mid90s Blu-ray review
You probably have a picture in your mind’s eye about what the directorial debut of Jonah Hill might look like. An alumni of the Judd Apatow “Frat Pack”, Hill made his name in improv driven comedies such Knocked Up, Superbad, and Funny People. Those character driven comedies are probably the exact kind of film you would expect him to make. So you might be surprised that the closest cinematic touchstone for his fabulous debut film mid90s, is in fact Shane Meadows’ This is England.
This loosely plotted hang-out film sees 13-year old Stevie (Sunny Suljic) slowly begin to pull away from his family, as he finds new friends, brotherhood, and a sense of belonging with a bunch of older kids who work at a skateboarding store. Stevie’s home life is tough. His single mom (Katherine Waterston) is struggling, and his older brother Ian (Lucas Hedges) who he worships, beats the shit out of him on a regular basis.
At the skateshop he makes friends with Ruben (Gio Galicia), who introduces him to the rest of the gang. There’s Ray (Na-Kel Smith), the oldest member of the crew who wants to be a pro skater, Fuckshit (Olan Prenatt) who exclaims “fuck, shit” at the start of everything he says, and Fourth Grade (Ryder McLaughlin) who is never without his camcorder. Stevie has no experience as a skateboarder, but they welcome him anyway, and are soon impressed at his willingness to attempt tricks, no matter how dangerous.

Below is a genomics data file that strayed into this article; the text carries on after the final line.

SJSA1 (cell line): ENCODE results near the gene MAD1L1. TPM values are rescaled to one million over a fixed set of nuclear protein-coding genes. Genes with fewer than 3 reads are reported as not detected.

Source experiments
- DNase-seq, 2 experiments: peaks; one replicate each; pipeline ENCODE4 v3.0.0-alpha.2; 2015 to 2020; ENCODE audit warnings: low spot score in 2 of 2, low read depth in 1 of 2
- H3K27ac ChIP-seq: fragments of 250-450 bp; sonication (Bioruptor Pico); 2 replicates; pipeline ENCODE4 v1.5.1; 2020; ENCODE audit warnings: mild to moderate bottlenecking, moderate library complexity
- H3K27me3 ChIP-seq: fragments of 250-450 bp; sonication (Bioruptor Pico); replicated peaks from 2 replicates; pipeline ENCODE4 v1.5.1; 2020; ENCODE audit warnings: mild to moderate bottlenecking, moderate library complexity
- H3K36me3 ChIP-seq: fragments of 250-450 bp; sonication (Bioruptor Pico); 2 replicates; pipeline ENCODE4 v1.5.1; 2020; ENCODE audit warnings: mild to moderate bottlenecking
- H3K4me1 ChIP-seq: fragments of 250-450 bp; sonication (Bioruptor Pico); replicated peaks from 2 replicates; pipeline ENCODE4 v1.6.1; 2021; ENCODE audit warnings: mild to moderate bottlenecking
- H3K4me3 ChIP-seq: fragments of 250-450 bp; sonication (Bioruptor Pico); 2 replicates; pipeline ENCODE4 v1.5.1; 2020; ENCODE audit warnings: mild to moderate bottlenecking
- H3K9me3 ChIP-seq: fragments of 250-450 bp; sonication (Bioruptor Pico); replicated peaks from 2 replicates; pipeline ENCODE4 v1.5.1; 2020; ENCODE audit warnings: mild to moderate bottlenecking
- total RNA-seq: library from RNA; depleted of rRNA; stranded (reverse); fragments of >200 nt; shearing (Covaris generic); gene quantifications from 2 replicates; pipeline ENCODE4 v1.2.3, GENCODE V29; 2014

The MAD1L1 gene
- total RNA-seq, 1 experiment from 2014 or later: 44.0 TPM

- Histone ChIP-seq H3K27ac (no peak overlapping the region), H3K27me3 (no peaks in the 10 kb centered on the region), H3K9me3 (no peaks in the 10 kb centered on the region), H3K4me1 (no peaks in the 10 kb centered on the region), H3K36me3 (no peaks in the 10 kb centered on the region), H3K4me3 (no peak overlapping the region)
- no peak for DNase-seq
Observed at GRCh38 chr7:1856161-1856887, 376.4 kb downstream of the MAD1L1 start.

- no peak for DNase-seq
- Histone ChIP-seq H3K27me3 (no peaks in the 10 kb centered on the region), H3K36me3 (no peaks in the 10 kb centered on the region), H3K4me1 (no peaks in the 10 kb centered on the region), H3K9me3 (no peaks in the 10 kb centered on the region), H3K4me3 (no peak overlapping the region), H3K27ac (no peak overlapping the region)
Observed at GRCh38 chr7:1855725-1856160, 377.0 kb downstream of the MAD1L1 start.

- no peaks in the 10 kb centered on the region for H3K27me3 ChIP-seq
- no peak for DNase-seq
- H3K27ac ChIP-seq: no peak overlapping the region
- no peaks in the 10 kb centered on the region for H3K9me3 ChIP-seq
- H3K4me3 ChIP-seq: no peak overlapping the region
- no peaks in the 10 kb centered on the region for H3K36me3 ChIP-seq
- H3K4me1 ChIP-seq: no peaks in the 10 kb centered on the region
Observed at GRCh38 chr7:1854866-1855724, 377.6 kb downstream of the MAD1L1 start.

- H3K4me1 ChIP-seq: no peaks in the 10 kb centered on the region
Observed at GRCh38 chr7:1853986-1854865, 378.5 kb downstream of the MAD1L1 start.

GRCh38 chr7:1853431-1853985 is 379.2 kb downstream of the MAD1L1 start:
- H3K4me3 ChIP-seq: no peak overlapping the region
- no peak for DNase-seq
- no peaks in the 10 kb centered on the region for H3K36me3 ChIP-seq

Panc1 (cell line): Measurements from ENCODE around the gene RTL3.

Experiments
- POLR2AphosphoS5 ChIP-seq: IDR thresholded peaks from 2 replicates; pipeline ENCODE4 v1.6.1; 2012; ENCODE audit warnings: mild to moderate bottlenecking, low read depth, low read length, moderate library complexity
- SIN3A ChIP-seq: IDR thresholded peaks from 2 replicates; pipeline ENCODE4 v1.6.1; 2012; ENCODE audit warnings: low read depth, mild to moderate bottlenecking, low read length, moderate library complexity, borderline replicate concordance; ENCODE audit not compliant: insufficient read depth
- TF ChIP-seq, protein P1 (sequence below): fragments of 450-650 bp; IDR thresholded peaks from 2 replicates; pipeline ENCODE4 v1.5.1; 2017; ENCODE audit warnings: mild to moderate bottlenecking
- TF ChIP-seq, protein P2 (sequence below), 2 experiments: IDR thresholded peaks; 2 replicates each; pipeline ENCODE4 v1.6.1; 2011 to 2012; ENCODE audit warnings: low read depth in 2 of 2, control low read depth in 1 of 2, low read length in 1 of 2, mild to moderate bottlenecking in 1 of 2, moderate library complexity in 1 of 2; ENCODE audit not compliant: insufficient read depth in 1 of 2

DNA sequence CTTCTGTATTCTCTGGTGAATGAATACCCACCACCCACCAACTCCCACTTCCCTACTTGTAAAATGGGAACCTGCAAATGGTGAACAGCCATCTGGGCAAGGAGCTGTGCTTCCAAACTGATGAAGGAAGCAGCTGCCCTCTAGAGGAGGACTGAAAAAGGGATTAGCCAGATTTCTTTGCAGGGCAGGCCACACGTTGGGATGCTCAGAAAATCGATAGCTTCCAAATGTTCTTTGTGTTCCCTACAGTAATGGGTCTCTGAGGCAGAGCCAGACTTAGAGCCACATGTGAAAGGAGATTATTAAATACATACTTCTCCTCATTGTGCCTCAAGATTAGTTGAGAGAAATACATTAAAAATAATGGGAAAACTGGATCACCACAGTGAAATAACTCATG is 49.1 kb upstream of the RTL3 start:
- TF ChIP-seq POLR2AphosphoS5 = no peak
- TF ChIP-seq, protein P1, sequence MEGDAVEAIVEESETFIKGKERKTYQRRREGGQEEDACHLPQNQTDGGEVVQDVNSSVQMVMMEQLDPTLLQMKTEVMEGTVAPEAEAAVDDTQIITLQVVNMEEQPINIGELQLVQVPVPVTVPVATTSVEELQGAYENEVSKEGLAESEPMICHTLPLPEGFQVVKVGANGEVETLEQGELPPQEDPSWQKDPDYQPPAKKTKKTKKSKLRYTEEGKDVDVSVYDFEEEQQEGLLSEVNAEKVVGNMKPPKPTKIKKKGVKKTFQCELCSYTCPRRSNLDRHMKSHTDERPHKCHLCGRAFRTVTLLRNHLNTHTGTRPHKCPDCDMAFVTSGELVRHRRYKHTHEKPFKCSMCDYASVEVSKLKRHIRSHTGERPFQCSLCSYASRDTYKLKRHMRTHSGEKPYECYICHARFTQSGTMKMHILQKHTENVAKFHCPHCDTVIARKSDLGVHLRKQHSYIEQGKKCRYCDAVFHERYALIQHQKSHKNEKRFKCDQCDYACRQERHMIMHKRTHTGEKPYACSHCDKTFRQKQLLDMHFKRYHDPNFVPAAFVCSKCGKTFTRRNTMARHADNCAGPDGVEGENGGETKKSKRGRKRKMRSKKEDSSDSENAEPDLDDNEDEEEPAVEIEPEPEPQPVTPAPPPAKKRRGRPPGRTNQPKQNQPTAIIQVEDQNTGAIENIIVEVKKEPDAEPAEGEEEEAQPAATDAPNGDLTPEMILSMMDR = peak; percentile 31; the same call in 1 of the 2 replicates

Much like Meadows’ film, mid90s accurately depicts that intoxicating sense of camaraderie that comes from finding your tribe, and feeling like you belong. Hill captures that superbly, and even though this is a coming of age movie, and we’ve seen countless versions of this story, it feels fresh and exciting. This is in no small part thanks to the tremendous natural performances from the cast, Suljic in particular is outstanding. And as for Lucas Hedges, he is absolutely brilliant yet again, in a much smaller role than we are used to seeing him in.
Stylishly shot on grainy 16mm, and framed in academy ratio, the film has a lo-fi aesthetic which could come off as a bit self-indulgent, but it feels wholly appropriate for the mid-90s LA skate scene. Hill’s choices for the soundtrack are fantastic also, mixing nostalgic 90s bangers with more eclectic cuts, which add to the overall evocation of time and place. This is a strong debut from Jonah Hill, and I personally can’t wait to see what he directs next.
The Blu-ray release is a bit light on special features, but I guess that’s not much of a surprise for such a low budget indie. It does however come with a feature length commentary from director Jonah Hill and director of photography Christopher Blauvelt, and one deleted scene.